O S H O D: Of Danfos and Anyhowness
This night was crazy. So there I was, about to set off when the rain starts to fall heavily. I’m in Lekki — 7:50 pm, grateful that I have my umbrella today as I quickly dash under a moment of subsidence. I offer up a prayer against any forces that will make the rain’s intensity increase before I get to the bus stop where I will board a bus to Oshodi.
I say another prayer to the heavens, for what it’s worth, that I won’t have to wait for long under the heavy rain. I was beginning to think that whoever was on heaven’s front desk was taking a nap until a bus came hurtling into view, the destination called out by both conductor and passengers alike. It’s one of those big ones with plenty headroom in it. The conductor stands erect at the entrance making jokes and bouncing of jabs directed at him. He is a short, elderly man who slouches to poke his head out to call for more passengers at bus stops.
One commuter tells him to retire; another advises him to not to open the slanted door so often so he doesn’t have to battle with closing it. It was not uncommon for doors to fall off their hinges on Lagos roads. As the banter goes on around me, I relish the conversation and the cool weather, glad that I’m making great time since the traffic so synonymous with the city decided to take shelter like those under the makeshift roofs of stores. I only wish my battery wasn’t at 2%. In any case, I put the phone on flight mode and begin to read an ebook. It’s the Season of Crimson Blossoms and I think Hajiya Binta’s affair is about to go full blown public.
The commotion when we got to the toll gate should have warned me that something was terribly wrong. For some reason, the driver came down and started fighting with someone I couldn’t see on the left side of the bus. I was on the far right and didn’t bother to crane my neck to see who the other commuters’ stern warnings were directed at.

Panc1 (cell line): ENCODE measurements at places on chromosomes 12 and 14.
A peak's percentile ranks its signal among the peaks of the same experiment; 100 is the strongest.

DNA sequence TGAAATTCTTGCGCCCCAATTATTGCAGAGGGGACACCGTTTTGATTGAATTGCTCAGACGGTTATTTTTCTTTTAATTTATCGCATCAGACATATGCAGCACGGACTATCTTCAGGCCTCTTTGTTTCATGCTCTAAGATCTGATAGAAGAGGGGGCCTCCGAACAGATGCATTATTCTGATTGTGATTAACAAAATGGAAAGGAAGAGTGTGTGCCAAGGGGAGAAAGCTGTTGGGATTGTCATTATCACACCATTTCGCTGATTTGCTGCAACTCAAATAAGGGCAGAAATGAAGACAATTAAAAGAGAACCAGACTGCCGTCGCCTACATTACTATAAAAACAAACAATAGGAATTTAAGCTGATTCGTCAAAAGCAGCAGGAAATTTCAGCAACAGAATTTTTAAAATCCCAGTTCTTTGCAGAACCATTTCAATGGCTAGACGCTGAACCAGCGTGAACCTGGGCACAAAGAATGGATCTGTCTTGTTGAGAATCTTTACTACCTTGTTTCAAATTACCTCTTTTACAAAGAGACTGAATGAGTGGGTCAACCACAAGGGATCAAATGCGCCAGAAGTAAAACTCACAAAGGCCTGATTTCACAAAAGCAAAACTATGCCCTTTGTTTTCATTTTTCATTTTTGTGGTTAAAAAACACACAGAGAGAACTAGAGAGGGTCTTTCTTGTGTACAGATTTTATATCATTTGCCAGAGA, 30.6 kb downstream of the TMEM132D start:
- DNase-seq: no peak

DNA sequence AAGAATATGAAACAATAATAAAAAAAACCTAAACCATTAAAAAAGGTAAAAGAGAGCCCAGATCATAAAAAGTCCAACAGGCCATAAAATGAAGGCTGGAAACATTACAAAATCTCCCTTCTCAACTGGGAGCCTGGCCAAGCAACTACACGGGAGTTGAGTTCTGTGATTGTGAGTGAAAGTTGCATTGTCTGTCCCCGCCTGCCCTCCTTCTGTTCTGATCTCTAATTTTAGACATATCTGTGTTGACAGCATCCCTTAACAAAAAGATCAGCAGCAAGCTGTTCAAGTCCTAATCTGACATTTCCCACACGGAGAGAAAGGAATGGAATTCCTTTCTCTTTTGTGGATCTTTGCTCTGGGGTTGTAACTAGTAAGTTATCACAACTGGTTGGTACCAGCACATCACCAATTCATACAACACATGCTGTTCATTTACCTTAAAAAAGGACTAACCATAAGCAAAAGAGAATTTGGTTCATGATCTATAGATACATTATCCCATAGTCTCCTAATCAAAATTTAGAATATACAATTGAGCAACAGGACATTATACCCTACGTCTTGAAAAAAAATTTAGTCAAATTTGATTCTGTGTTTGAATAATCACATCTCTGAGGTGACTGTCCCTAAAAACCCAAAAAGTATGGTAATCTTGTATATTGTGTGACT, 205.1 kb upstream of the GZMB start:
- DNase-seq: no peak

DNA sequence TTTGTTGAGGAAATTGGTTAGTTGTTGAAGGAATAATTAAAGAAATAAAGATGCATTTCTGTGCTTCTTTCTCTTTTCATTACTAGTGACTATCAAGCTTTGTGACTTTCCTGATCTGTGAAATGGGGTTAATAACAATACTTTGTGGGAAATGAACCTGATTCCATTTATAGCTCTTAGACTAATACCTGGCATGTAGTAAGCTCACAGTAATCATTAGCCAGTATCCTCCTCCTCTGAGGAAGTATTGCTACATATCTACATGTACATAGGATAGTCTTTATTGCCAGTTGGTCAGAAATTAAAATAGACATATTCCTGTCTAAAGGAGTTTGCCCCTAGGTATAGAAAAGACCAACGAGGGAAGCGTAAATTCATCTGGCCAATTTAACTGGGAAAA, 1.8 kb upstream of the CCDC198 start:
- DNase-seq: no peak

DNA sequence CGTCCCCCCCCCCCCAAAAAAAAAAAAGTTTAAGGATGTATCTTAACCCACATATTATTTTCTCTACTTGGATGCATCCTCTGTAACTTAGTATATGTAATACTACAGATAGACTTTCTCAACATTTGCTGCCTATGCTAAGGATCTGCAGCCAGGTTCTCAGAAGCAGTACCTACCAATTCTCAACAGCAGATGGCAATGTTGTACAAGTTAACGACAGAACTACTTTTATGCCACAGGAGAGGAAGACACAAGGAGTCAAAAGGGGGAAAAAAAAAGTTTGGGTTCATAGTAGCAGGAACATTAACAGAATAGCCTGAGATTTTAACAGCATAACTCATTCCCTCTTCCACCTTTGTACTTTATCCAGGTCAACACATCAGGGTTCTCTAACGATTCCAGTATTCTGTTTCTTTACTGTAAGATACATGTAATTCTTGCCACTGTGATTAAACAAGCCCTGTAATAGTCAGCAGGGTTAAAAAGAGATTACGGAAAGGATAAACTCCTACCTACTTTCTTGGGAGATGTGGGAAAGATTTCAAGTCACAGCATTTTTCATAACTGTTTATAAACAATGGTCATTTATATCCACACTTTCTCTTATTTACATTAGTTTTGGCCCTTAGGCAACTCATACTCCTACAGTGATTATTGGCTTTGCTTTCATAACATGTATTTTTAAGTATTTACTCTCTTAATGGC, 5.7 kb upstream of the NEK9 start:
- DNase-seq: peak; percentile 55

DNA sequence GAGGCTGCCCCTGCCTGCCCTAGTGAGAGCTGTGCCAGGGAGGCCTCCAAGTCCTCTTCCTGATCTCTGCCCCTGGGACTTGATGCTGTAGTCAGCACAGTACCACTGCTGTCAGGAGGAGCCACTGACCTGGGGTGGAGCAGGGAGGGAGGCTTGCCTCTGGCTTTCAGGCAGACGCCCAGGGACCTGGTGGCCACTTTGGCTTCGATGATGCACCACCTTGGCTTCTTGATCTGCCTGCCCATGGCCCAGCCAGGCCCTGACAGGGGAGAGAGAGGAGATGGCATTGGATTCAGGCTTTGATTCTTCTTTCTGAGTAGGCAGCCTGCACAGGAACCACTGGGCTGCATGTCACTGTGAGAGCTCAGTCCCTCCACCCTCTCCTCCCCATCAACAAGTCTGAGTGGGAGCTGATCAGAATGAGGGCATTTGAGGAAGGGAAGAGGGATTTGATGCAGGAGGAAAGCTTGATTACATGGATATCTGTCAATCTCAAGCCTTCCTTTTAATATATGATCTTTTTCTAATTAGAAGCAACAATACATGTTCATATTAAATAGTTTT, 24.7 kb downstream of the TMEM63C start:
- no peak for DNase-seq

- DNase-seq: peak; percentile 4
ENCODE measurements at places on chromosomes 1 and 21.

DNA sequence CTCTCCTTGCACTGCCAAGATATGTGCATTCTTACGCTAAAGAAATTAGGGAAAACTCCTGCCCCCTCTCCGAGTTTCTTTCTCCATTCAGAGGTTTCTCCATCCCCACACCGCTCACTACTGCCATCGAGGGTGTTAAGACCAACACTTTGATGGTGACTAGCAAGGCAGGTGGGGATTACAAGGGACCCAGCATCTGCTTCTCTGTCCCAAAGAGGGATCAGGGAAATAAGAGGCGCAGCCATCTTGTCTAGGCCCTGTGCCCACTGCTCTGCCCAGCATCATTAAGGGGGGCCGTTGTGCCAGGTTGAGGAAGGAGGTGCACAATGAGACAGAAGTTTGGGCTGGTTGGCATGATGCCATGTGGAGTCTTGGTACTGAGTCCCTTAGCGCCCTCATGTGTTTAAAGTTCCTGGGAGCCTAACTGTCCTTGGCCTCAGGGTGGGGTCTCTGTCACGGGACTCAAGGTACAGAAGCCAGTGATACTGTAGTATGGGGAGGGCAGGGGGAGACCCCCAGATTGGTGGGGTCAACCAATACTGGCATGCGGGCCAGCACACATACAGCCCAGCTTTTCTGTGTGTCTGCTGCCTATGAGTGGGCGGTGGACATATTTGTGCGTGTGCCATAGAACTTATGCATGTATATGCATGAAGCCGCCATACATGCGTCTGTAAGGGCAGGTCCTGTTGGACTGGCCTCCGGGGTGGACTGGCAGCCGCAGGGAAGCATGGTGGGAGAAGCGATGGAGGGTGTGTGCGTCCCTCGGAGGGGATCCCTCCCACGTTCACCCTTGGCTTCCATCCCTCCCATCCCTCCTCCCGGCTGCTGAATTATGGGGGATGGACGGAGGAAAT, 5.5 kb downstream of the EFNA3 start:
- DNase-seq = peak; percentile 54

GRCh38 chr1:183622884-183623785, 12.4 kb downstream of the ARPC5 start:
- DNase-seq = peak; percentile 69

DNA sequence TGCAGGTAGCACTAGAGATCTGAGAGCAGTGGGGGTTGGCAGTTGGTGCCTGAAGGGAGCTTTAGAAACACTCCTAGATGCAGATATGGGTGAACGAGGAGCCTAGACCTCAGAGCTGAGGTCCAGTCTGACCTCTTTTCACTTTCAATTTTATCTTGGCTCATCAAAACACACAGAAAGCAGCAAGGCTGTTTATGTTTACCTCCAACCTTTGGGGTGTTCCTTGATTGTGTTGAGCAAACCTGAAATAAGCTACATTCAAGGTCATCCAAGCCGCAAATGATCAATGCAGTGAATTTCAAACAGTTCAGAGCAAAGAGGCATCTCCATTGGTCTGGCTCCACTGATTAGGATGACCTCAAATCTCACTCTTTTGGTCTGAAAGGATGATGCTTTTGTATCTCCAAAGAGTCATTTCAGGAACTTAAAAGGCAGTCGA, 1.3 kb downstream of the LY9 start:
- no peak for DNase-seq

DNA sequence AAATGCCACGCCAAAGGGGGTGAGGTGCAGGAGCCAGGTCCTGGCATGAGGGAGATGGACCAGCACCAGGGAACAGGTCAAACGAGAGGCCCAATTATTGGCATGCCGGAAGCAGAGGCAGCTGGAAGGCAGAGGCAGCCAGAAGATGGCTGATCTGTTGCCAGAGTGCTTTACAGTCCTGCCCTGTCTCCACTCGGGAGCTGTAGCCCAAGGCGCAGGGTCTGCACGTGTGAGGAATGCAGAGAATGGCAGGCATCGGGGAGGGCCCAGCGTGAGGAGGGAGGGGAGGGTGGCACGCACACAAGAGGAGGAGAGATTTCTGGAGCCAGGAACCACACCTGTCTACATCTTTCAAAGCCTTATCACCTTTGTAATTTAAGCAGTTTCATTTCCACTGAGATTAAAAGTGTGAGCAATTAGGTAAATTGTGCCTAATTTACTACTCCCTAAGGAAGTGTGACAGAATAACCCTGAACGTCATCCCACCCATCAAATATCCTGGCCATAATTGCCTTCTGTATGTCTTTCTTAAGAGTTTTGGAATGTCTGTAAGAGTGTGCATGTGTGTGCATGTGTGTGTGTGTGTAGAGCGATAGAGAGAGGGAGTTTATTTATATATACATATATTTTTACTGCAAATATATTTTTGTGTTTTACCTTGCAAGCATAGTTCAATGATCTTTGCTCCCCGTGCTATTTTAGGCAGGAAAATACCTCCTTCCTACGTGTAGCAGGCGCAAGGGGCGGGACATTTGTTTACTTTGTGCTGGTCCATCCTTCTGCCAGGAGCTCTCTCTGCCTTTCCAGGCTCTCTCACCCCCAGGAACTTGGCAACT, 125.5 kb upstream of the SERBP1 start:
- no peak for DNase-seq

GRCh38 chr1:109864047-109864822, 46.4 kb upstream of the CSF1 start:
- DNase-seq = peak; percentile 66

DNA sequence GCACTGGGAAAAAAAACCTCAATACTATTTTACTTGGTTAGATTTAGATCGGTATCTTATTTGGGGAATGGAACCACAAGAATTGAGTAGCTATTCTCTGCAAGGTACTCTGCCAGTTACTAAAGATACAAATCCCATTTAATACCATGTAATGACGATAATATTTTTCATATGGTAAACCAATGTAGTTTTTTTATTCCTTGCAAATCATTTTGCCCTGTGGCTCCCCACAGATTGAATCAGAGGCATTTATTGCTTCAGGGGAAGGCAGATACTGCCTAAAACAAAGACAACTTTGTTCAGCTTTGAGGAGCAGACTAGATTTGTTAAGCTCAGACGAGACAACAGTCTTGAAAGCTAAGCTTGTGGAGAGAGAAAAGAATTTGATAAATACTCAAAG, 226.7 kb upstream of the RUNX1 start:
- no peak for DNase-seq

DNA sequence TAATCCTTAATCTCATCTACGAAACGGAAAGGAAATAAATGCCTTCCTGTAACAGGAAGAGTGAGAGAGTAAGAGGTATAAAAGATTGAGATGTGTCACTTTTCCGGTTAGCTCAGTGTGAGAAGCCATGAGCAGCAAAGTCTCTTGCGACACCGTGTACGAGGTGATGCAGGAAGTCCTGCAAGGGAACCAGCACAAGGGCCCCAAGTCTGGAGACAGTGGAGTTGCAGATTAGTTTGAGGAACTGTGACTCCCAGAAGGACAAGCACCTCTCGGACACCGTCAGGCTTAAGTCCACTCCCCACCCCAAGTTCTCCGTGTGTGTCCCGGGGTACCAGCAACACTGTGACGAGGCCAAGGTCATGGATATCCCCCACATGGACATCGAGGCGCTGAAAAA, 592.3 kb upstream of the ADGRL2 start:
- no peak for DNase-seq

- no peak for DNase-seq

We were finally making our way through Ikoyi, along the dark crescent of Osborne, when the sounds of sirens announcing someone important surround us. There’s a little congestion but the sirens keep going aggravatingly.
“No fear! No fear!”
“Them dey mad?! Why una dey fear?!”
I look back to see a laiskin young man getting aroused from the thought of being an obstruction to the convoy. I thought the driver would pay loudmouth and ensuing condoning laughter no mind, and swerve a bit to the side — like reasonable Nigerians do — so that they could carry their wahala and pass. But no, he maintained his position while the noise making Hilux inched beside him on the left lane.
The white Hilux eventually moved forward but then: a split second with the juvenile youth’s exclamations and sirens announcing a bad decision, and the bus driver cut in behind the Hilux, through the convoy, and in front of an expensive looking car whose headlights lit up the entire bus. I was going to reach home later than I envisioned at this rate.
A gun-wielding policeman appeared on the driver’s side with a huge scowl on his face, banging the body of the bus with the edge of his fists in annoyance. The banter in the bus turned to derision; the juvenile’s voice cresting above the sirens blaring both behind and in front of us. I turned away from the laughter to my side of the bus where cars tried to squeeze their way through the commotion. The little congestion was slowly turning heavy. The repeated banging, the aggravating sirens and the ruckus in the bus must have turned the driver mad, or knocked sense back into him in a rush, for the next thing he did was swerve, without a thought, back into his lane. There was not enough room. The owner of the car which stopped but could not reverse leaned angrily into his horn but the driver kept going, most likely unable to differentiate between the cacophony of sounds protesting this unnecessary debacle in the rain.